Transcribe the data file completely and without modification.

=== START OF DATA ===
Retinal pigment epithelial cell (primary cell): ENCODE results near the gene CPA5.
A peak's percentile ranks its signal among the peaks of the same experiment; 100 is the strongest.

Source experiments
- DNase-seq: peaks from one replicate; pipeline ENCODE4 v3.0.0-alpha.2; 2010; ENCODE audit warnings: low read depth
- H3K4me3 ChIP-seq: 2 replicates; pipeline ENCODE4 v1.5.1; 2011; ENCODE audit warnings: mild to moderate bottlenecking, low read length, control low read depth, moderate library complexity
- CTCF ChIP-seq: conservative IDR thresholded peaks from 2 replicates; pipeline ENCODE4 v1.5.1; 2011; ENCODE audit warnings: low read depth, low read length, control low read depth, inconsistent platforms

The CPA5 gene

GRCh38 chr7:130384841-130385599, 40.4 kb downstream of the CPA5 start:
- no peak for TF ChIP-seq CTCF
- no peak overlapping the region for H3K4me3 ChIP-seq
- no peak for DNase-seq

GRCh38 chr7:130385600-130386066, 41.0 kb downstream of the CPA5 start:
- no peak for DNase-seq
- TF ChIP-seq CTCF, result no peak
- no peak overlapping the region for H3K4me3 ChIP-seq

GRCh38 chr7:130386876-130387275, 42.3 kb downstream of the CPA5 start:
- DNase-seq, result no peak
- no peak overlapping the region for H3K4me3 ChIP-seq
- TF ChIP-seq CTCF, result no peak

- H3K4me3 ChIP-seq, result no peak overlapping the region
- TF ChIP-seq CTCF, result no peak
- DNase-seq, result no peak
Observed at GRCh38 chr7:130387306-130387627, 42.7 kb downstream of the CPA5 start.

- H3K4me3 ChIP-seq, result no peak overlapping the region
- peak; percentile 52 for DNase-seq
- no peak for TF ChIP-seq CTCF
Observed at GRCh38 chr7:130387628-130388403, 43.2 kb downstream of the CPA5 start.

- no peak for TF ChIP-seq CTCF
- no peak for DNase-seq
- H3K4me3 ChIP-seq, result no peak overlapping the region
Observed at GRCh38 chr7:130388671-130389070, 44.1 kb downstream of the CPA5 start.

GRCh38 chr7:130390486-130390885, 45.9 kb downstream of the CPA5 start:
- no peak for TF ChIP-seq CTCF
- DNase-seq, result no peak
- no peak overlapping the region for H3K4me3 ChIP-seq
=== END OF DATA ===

Retinal pigment epithelial cell (primary cell): ENCODE results near the gene CPA5.
A peak's percentile ranks its signal among the peaks of the same experiment; 100 is the strongest.

Source experiments
- DNase-seq: peaks from one replicate; pipeline ENCODE4 v3.0.0-alpha.2; 2010; ENCODE audit warnings: low read depth
- H3K4me3 ChIP-seq: 2 replicates; pipeline ENCODE4 v1.5.1; 2011; ENCODE audit warnings: mild to moderate bottlenecking, low read length, control low read depth, moderate library complexity
- CTCF ChIP-seq: conservative IDR thresholded peaks from 2 replicates; pipeline ENCODE4 v1.5.1; 2011; ENCODE audit warnings: low read depth, low read length, control low read depth, inconsistent platforms

The CPA5 gene

GRCh38 chr7:130384841-130385599, 40.4 kb downstream of the CPA5 start:
- no peak for TF ChIP-seq CTCF
- no peak overlapping the region for H3K4me3 ChIP-seq
- no peak for DNase-seq

GRCh38 chr7:130385600-130386066, 41.0 kb downstream of the CPA5 start:
- no peak for DNase-seq
- TF ChIP-seq CTCF, result no peak
- no peak overlapping the region for H3K4me3 ChIP-seq

GRCh38 chr7:130386876-130387275, 42.3 kb downstream of the CPA5 start:
- DNase-seq, result no peak
- no peak overlapping the region for H3K4me3 ChIP-seq
- TF ChIP-seq CTCF, result no peak

- H3K4me3 ChIP-seq, result no peak overlapping the region
- TF ChIP-seq CTCF, result no peak
- DNase-seq, result no peak
Observed at GRCh38 chr7:130387306-130387627, 42.7 kb downstream of the CPA5 start.

- H3K4me3 ChIP-seq, result no peak overlapping the region
- peak; percentile 52 for DNase-seq
- no peak for TF ChIP-seq CTCF
Observed at GRCh38 chr7:130387628-130388403, 43.2 kb downstream of the CPA5 start.

- no peak for TF ChIP-seq CTCF
- no peak for DNase-seq
- H3K4me3 ChIP-seq, result no peak overlapping the region
Observed at GRCh38 chr7:130388671-130389070, 44.1 kb downstream of the CPA5 start.

GRCh38 chr7:130390486-130390885, 45.9 kb downstream of the CPA5 start:
- no peak for TF ChIP-seq CTCF
- DNase-seq, result no peak
- no peak overlapping the region for H3K4me3 ChIP-seq